For the last 2 years I’ve taken part in LetterMo, which is short for Month of Letters. Conceived by writer Mary Robinette Kowal, LetterMo is pretty straightforward: every day that the postal service in your country of residence is operating, you are supposed to mail an item. It could be a postcard, an article from a magazine, a cool photo, a letter, a Post-it note…doesn’t really matter. The second part is that for every letter/note you receive, you respond. Kowal is one savvy lady, so she chose February for LetterMo because it’s a short month AND her birthday is in February. (We share a birthday, actually. *fistbump*)
As I’ve said on the blog before, I love mail. Postcards, long-winded letters, typewritten Christmas letters – I love ’em all. Momcat taught me that sending mail often guarantees you’ll get a response, so hardly a week goes by that I’m not mailing off a note or postcard to a friend or family member. Sadly, very few folks write me back on a regular basis. It’s probably because of that newfangled BookFace thing, where you can click a button and tell someone you like their photo of the cream of broccoli soup they had for dinner, or click something else and you’ve shared that photo with all the people inside that whatsit whosit thing. It’s witchcraft, I tell you. WITCHCRAFT.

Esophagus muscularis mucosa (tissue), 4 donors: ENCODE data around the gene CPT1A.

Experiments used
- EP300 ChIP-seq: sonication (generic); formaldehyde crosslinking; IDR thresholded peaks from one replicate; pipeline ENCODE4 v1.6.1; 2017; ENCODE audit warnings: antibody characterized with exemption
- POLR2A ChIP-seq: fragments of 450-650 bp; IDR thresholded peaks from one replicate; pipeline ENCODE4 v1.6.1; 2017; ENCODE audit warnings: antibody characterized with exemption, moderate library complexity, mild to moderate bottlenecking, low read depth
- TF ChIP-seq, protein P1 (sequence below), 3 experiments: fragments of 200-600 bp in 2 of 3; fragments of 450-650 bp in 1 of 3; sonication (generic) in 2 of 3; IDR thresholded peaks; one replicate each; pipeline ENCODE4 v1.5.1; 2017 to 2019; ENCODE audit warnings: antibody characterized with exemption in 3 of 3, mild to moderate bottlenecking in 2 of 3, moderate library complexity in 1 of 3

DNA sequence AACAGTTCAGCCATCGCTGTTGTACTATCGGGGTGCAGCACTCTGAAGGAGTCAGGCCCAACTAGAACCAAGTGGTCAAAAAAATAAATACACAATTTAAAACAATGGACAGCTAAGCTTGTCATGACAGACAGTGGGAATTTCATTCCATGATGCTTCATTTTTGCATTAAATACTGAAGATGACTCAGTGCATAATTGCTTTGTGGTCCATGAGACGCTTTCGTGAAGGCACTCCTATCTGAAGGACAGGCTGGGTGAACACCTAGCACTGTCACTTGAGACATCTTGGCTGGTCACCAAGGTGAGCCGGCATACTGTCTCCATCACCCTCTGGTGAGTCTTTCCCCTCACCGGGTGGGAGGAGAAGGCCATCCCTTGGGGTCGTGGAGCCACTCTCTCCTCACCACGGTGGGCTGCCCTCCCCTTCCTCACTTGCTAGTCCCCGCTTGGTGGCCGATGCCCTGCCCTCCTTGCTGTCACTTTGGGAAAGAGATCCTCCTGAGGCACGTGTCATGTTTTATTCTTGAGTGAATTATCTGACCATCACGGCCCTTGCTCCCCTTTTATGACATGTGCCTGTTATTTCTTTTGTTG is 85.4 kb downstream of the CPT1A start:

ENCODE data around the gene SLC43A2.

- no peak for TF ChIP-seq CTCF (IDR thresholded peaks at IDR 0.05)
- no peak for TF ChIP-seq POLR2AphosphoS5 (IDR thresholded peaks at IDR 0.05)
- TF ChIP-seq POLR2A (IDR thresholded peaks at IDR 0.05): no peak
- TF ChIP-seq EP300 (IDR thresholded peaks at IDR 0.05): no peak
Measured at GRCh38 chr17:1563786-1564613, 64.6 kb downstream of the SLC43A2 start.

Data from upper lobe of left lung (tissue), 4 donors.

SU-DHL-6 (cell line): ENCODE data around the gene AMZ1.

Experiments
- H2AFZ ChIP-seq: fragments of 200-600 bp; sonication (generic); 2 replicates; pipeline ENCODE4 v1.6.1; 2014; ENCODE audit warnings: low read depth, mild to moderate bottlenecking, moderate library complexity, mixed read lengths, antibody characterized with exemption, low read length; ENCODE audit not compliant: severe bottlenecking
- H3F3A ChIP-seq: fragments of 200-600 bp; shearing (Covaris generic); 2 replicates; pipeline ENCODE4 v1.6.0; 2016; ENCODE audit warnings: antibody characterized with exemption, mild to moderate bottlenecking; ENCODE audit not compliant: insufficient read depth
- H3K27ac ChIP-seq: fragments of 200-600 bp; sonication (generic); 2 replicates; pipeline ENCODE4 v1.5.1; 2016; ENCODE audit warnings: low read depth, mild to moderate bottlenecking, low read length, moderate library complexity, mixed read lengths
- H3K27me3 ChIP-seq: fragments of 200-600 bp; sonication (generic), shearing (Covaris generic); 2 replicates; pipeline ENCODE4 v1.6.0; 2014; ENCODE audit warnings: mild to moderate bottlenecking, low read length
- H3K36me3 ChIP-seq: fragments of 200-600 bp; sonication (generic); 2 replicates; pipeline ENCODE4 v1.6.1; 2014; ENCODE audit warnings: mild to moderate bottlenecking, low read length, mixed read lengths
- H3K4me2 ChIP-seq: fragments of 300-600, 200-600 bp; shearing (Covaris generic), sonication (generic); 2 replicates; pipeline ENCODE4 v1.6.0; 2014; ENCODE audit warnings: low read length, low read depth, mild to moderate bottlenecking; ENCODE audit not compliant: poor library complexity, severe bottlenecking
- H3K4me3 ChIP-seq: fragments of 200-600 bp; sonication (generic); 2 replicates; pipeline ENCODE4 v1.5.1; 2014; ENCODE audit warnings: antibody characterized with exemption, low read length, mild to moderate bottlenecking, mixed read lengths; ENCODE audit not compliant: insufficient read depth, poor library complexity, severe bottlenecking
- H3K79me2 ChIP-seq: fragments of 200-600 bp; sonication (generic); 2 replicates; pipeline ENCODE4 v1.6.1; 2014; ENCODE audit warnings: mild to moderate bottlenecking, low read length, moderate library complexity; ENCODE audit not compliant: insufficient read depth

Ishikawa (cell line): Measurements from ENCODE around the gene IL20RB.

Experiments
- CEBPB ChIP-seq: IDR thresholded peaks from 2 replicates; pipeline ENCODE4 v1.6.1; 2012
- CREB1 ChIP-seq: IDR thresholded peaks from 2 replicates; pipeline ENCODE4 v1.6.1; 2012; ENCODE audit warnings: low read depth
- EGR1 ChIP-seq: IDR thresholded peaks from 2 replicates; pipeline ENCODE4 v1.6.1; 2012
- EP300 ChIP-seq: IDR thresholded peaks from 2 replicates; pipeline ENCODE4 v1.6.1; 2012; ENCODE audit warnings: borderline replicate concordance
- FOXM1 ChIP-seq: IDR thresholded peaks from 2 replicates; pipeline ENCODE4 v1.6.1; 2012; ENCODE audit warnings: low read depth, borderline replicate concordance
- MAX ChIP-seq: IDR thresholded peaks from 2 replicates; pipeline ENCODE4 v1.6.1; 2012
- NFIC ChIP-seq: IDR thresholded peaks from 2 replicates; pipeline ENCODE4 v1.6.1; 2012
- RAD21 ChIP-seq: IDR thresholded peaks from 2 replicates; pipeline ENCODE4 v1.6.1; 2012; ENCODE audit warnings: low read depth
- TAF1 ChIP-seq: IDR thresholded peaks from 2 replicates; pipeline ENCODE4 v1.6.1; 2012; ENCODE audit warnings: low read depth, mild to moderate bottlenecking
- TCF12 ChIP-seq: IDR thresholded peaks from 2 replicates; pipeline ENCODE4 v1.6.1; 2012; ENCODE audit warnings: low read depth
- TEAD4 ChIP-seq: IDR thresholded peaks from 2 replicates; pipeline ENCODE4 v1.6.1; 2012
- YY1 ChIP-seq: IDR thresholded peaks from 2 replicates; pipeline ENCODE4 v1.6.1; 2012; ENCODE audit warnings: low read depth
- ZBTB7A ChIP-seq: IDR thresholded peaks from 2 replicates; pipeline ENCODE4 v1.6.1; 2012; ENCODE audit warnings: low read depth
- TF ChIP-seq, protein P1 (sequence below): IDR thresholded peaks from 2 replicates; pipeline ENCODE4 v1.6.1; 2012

But seriously. Check out the LetterMo website and sign up. It’s the most fun you’ll have for less than 50 cents a day.
So when I heard about the Month of Letters Challenge through some friends on a social network, I was intrigued. When I read the post about it on novelist Mary Robinette Kowal’s website, I was excited. And I decided to participate.
The two-part concept is simple: for every day in February that the postal service runs in your area, mail something. It could be a letter, a note, a clipping from a magazine or newspaper, a photo, a postcard. You can mail something to your next-door neighbor or to someone on the other side of the world. Part two of the challenge is to write back to everyone who writes to you. The bonus is that mailed replies count toward your final tally for the month.